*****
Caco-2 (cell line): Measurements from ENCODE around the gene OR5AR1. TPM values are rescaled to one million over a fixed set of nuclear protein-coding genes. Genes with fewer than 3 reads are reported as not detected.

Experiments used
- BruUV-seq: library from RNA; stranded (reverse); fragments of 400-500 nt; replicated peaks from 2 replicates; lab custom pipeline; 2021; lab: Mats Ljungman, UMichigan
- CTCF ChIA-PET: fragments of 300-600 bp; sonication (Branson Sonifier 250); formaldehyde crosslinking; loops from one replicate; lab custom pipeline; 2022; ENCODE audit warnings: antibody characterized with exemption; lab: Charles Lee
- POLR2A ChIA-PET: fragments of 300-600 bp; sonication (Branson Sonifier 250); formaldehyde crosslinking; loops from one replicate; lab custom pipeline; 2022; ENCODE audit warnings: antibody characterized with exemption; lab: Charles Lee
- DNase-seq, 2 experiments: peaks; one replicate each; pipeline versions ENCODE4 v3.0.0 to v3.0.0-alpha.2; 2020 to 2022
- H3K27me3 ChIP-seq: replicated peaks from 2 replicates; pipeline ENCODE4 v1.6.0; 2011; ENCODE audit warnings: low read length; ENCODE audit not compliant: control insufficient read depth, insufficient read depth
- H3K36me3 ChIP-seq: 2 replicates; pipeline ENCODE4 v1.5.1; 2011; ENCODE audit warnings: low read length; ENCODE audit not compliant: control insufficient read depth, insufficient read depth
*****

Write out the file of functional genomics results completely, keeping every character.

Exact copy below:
Caco-2 (cell line): Measurements from ENCODE around the gene OR5AR1. TPM values are rescaled to one million over a fixed set of nuclear protein-coding genes. Genes with fewer than 3 reads are reported as not detected.

Experiments used
- BruUV-seq: library from RNA; stranded (reverse); fragments of 400-500 nt; replicated peaks from 2 replicates; lab custom pipeline; 2021; lab: Mats Ljungman, UMichigan
- CTCF ChIA-PET: fragments of 300-600 bp; sonication (Branson Sonifier 250); formaldehyde crosslinking; loops from one replicate; lab custom pipeline; 2022; ENCODE audit warnings: antibody characterized with exemption; lab: Charles Lee
- POLR2A ChIA-PET: fragments of 300-600 bp; sonication (Branson Sonifier 250); formaldehyde crosslinking; loops from one replicate; lab custom pipeline; 2022; ENCODE audit warnings: antibody characterized with exemption; lab: Charles Lee
- DNase-seq, 2 experiments: peaks; one replicate each; pipeline versions ENCODE4 v3.0.0 to v3.0.0-alpha.2; 2020 to 2022
- H3K27me3 ChIP-seq: replicated peaks from 2 replicates; pipeline ENCODE4 v1.6.0; 2011; ENCODE audit warnings: low read length; ENCODE audit not compliant: control insufficient read depth, insufficient read depth
- H3K36me3 ChIP-seq: 2 replicates; pipeline ENCODE4 v1.5.1; 2011; ENCODE audit warnings: low read length; ENCODE audit not compliant: control insufficient read depth, insufficient read depth